Writing Successful Young Adult Novels

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Young adult novels are a genre unto themselves, which, not so long ago wasn’t a thing. But now no one can deny the power of John Greene’s The Fault in Our Stars or juggernauts like Suzanne Collins’ The Hunger Games. If you’re YA curious, read on to find out what it takes to write successful young adult stories.

Eye of the Beholder

The most effective YA is told through the eyes of the teenage protagonists. These are not stories of an adult looking back and telling the story of youth from an adult perspective. This is the tale of teens as they perceive the events as they unfold. Often YA uses present tense to convey an even more immediate sense of urgency and in-the-moment responses.

One of the most important elements of YA is to not tell the story of young people as an adult. It’s to channel your inner teenager or really reflect on how you saw the world when you were younger. After all, these novels are written for teenagers, so you should always respect their point of view as a worthy one in its own right.

Find the Emotional Truth

Falling in love for the first time. Being dumped for the first time. Feeling left out. These are genuine traumas and trials of youth. It’s because people have limited perspective at that age. They aren’t actually sure if they’ll live just because so-and-so doesn’t like them or ostracizes them. They feel like they might actually die if he likes her back…or if he doesn’t. Teenagers aren’t being “overly dramatic” when they’re emotional about these events—they’re being appropriately dramatic. For their ages.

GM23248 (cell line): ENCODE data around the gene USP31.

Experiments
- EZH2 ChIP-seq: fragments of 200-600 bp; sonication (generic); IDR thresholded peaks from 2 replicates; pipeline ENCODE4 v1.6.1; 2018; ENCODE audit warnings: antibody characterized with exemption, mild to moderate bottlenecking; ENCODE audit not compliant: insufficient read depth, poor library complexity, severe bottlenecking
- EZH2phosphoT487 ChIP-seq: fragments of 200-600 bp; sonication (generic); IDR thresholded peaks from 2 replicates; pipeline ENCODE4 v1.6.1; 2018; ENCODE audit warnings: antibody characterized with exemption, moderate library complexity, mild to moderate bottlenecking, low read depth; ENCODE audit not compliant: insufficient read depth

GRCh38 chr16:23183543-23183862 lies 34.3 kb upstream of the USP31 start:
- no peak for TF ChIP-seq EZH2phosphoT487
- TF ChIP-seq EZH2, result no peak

While you never want to demean or talk down to your audience obviously, you also need to work against your own adult outlook. You can look back on your own high school experience and see that you totally dodged a bullet when what’s-his-name didn’t like you back…but you didn’t realize that at the time. Channel those feelings.

Be Mindful of Cultural References

Cultural references make a novel feel current, fresh, and realistic to teens, who are often quite aware of pop cultural references. The problem with them is that they can feel dated—fast. Celebrities are only one flop or nutty retweet away from being lame. Internet or social media references can change even faster. It’s not a bad thing to reference media, but consider the timeliness of it too.

Talk to the Experts

If you’re stuck, talk to a teen! If you want to know what teens think or feel about a topic—ask them! You can communicate online or with someone in your life. If there’s a topic you want to explore, do research, like you would for any novel. It always pays to respect your audience and do your homework as a writer.

To sum up, what are the best tips for writing successful young adult novels? Always honor your audience. Though many adults do read YA, these stories are for young people. The experiences of this time period might be a short in the life of a person, but they’re so influential. I, for one, remember if a song was popular my sophomore or junior year, but I can’t remember when a song came out after college. Everything that happens in high school is memorable and important—especially for those living it.

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About Author

Mary is a young adult writer and archaeologist. By day she teaches at a local college, and by night she writes about the adventures of adolescence.

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